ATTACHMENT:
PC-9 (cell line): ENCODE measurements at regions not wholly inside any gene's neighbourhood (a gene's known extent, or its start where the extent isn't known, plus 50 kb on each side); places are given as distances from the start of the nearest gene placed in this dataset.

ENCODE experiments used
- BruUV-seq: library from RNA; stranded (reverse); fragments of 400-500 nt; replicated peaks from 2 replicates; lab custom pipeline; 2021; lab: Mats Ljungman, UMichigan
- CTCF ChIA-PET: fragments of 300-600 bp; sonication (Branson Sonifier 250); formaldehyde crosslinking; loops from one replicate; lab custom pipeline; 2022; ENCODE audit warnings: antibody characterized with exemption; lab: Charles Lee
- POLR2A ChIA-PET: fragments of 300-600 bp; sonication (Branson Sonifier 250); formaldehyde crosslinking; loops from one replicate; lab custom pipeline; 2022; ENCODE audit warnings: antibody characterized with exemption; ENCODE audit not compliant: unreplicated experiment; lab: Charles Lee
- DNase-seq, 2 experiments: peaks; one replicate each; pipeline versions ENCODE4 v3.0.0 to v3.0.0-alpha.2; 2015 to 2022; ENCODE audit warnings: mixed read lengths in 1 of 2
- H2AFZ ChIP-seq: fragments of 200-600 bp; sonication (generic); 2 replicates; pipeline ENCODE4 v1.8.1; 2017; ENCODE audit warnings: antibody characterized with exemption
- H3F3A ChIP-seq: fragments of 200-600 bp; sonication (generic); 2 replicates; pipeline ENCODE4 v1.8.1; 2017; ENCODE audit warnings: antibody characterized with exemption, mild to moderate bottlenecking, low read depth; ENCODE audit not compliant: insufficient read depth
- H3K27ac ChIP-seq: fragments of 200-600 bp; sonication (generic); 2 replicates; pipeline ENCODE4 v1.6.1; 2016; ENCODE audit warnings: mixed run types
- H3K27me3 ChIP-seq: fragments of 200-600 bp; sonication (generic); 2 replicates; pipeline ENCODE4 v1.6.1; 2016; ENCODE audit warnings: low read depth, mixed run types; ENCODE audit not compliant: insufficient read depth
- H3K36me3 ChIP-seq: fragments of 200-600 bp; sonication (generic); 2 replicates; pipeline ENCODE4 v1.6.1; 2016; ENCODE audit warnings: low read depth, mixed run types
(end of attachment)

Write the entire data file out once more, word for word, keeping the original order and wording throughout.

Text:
PC-9 (cell line): ENCODE measurements at regions not wholly inside any gene's neighbourhood (a gene's known extent, or its start where the extent isn't known, plus 50 kb on each side); places are given as distances from the start of the nearest gene placed in this dataset.

ENCODE experiments used
- BruUV-seq: library from RNA; stranded (reverse); fragments of 400-500 nt; replicated peaks from 2 replicates; lab custom pipeline; 2021; lab: Mats Ljungman, UMichigan
- CTCF ChIA-PET: fragments of 300-600 bp; sonication (Branson Sonifier 250); formaldehyde crosslinking; loops from one replicate; lab custom pipeline; 2022; ENCODE audit warnings: antibody characterized with exemption; lab: Charles Lee
- POLR2A ChIA-PET: fragments of 300-600 bp; sonication (Branson Sonifier 250); formaldehyde crosslinking; loops from one replicate; lab custom pipeline; 2022; ENCODE audit warnings: antibody characterized with exemption; ENCODE audit not compliant: unreplicated experiment; lab: Charles Lee
- DNase-seq, 2 experiments: peaks; one replicate each; pipeline versions ENCODE4 v3.0.0 to v3.0.0-alpha.2; 2015 to 2022; ENCODE audit warnings: mixed read lengths in 1 of 2
- H2AFZ ChIP-seq: fragments of 200-600 bp; sonication (generic); 2 replicates; pipeline ENCODE4 v1.8.1; 2017; ENCODE audit warnings: antibody characterized with exemption
- H3F3A ChIP-seq: fragments of 200-600 bp; sonication (generic); 2 replicates; pipeline ENCODE4 v1.8.1; 2017; ENCODE audit warnings: antibody characterized with exemption, mild to moderate bottlenecking, low read depth; ENCODE audit not compliant: insufficient read depth
- H3K27ac ChIP-seq: fragments of 200-600 bp; sonication (generic); 2 replicates; pipeline ENCODE4 v1.6.1; 2016; ENCODE audit warnings: mixed run types
- H3K27me3 ChIP-seq: fragments of 200-600 bp; sonication (generic); 2 replicates; pipeline ENCODE4 v1.6.1; 2016; ENCODE audit warnings: low read depth, mixed run types; ENCODE audit not compliant: insufficient read depth
- H3K36me3 ChIP-seq: fragments of 200-600 bp; sonication (generic); 2 replicates; pipeline ENCODE4 v1.6.1; 2016; ENCODE audit warnings: low read depth, mixed run types